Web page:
- Anwer, M.; So, R. M. C. 1990: Frequency of sublayer bursting in a curved bend. J. Fluid Mech. 210, 415–435Google Scholar
- Anwer, M.; So, R. M. C.; Lai, Y. G. 1989: Perturbation by and recovery from bend curvature of a fully developed turbulent pipe flow. Phys. Fluids A1, 1387–1397Google Scholar
- Azzola, J.; Humphrey, J. A. C.; lacovides, H.; Launder, B. E. 1986: Developing turbulent flow in a U-bend of circular cross-section: measurement and computation. J. Fluids Eng. 43, 771–783Google Scholar
- Berger, S. A.; Talbot, L.; Yao, L. S. 1983: Flow in curved pipes. Ann. Rev. Fluid Mech. 15, 471–512Google Scholar
- Bissonnette, L. R.; Mellor, G. L. 1974: Experiments on the behavior of an axisymmetric turbulent boundary layer with a sudden circumferential strain. J. Fluid Mech. 63, 369–413Google Scholar
- Bradshaw, P. 1987: Turbulent secondary flows. Ann. Rev. Fluid Mech.
**19**, 53–74Google Scholar - Cheng, K. C.; Yuen, F. P. 1987: Flow visualization studies on secondary flow patterns in straight tubes downstream of a 180 degree bend and in isothermally heated horizontal tubes. J. Heat Transfer 109, 49–54Google Scholar
- Cheng, K. C.; Inaba, T.; Akiyama, M. 1983: Flow visualization studies of secondary flow patterns and centrifugal instability in curved circular and semicircular pipes. Proc. 3rd Int. Symp. Flow Visualization, Ann Arbor (ed. Yang, W. J.), 531–536Google Scholar
- Choi, U. S.; Talbot, L.; Cornet, I. 1979: Experimental study of wall shear rates in the entry region of a curved tube. J. Fluid Mech. 93, 465–489Google Scholar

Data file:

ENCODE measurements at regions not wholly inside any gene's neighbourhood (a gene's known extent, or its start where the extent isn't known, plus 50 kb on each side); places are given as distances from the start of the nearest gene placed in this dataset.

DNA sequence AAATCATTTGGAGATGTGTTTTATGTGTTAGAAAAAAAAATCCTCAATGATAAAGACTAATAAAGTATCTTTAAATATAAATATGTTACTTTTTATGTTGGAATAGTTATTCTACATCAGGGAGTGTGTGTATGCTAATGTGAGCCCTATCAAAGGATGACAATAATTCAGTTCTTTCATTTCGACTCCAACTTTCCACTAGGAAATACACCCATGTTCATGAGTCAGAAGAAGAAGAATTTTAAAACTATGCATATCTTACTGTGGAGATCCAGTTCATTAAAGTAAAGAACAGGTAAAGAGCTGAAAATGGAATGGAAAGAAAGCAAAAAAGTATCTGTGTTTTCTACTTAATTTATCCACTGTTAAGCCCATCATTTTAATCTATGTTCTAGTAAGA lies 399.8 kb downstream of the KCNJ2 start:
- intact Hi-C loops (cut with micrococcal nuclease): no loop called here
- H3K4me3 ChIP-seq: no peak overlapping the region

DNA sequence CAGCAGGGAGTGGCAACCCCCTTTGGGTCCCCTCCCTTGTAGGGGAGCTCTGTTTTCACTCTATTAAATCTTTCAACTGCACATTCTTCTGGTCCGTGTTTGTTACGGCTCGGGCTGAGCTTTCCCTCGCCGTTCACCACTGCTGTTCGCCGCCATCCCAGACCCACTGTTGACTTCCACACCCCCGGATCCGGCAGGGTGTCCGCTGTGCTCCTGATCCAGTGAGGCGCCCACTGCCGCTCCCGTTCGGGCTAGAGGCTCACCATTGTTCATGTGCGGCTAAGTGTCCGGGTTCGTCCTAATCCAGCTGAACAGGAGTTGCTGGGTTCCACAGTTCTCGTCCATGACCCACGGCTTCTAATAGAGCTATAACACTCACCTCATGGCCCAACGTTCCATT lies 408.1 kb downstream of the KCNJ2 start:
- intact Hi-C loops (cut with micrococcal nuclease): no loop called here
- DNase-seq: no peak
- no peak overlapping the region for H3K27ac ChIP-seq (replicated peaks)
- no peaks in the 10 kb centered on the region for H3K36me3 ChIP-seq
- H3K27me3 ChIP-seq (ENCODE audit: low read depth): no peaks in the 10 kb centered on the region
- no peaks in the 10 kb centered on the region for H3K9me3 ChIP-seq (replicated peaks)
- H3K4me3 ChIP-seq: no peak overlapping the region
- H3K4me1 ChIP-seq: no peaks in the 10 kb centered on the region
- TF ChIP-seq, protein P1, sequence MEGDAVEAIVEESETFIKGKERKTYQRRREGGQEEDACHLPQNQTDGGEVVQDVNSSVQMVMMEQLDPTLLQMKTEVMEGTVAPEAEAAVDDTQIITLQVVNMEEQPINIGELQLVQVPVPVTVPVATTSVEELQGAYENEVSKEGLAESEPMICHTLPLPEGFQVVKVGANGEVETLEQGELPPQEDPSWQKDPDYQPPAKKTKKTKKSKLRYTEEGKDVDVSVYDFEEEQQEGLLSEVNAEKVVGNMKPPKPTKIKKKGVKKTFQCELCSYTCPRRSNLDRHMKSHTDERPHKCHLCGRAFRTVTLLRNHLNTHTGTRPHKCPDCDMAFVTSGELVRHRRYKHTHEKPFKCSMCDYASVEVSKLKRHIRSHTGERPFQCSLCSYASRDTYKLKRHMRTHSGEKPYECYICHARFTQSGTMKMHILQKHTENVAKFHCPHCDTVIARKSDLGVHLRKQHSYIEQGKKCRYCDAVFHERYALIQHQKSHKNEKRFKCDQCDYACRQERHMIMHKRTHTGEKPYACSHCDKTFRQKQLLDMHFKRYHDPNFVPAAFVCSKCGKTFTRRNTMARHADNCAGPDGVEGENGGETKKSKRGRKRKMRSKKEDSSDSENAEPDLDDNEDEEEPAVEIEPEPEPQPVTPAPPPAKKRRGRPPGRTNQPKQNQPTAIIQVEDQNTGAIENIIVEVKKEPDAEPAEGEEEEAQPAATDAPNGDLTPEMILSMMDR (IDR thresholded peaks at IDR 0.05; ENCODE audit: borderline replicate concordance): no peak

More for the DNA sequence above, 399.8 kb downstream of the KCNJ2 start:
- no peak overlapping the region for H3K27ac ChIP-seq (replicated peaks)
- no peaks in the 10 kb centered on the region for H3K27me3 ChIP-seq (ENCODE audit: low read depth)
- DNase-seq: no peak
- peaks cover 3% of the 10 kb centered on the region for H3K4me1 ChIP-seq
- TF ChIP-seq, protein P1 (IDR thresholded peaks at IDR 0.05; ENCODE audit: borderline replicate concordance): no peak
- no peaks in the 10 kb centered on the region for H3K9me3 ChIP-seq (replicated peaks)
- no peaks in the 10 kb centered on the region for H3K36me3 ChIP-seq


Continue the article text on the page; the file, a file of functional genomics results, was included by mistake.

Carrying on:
- Daskopoulos, P.; Lenhoff, A. M. 1989: Flow in curved ducts: bifurcation structure for stationary ducts. J. Fluid Mech. 203, 125–148Google Scholar
- Dean, W. R. 1928: Fluid motion in a curved channel. Proc. R. Soc. 121 A, 402 -420Google Scholar
- Enayet, M. M.; Gibson, M. M.; Taylor, A. M. K. P.; Yianneskis, M. 1982: Laser-Doppler measurements of laminar and turbulent flow in a pipe bend. Int. J. Heat Fluid Flow 3, 213–219Google Scholar
- Kikuyama, K.; Murakami, M.; Nishibori, K. 1983: Development of three-dimensional turbulent boundary layer in axially rotating pipe. J. Fluids Eng. 105, 154–160Google Scholar
- Kitoh, O. 1987: Swirling flow through a bend. J. Fluid Mech. 175, 429–446Google Scholar
- Lai, Y. G.; So, R. M. C.; Anwer, M.; Hwang, B. C. 1991a: Calculations of a curved-pipe flow using Reynolds-stress closures. J. Mech. Eng. Sci. 205, 231–244Google Scholar
- Lai, Y. G.; So, R. M. C.; Zhang, H. S. 1991b: Turbulence-driven secondary flows in a curved pipe. Theor. Comput. Fluid Dyn. 3, 163–180Google Scholar
- Laufer, J. 1954: The structure of turbulence in fully developed pipe flow. NACA Rep. No. 1174Google Scholar
- Launder, B. E. 1989: Second-moment closure: present... and future? Int. J. Heat Fluid Flow 10, 282–300Google Scholar
- Nandakumar, K.; Masliyah, J. H. 1982: Bifurcation in steady laminar flow through curved tubes. J. Fluid Mech. 150, 139–158Google Scholar
- Olson, D. E.; Snyder, B. 1985: The upstream scale of flow development in curved circular pipes. J. Fluid Mech. 150, 139–158Google Scholar
- Rowe, M. 1970: Measurements and computations of flow in pipe bends. J. Fluid Mech. 43, 771–783Google Scholar
- Shimizu, Y.; Sugino, K. 1980: Hydraulic losses and flow patterns of a swirling flow in U-bends. Bull. JSME 23, 1443–1450Google Scholar
- So, R. M. C.; Anwer, M. 1992: Swirling turbulent flow through a curved pipe. Part II: Recovery from swirl and bend curvature. Exp. Fluids, accepted for publicationGoogle Scholar
- So, R. M. C.; Mellor, G. L. 1973: Experiment on convex curvature effects in turbulent boundary layer. J. Fluid Mech. 60, 43–62Google Scholar
- So, R. M. C.; Mellor, G. L. 1975: Experiments on turbulent boundary layer on a concave wall. Aero. Quart. 26, 25–40Google Scholar
- So, R. M. C.; Zhang, H. S.; Lai, Y. G. 1991: Secondary cells and separation in developing laminar curved-pipe flows. Theor. Comput. Fluid Dyn. 3, 141–162Google Scholar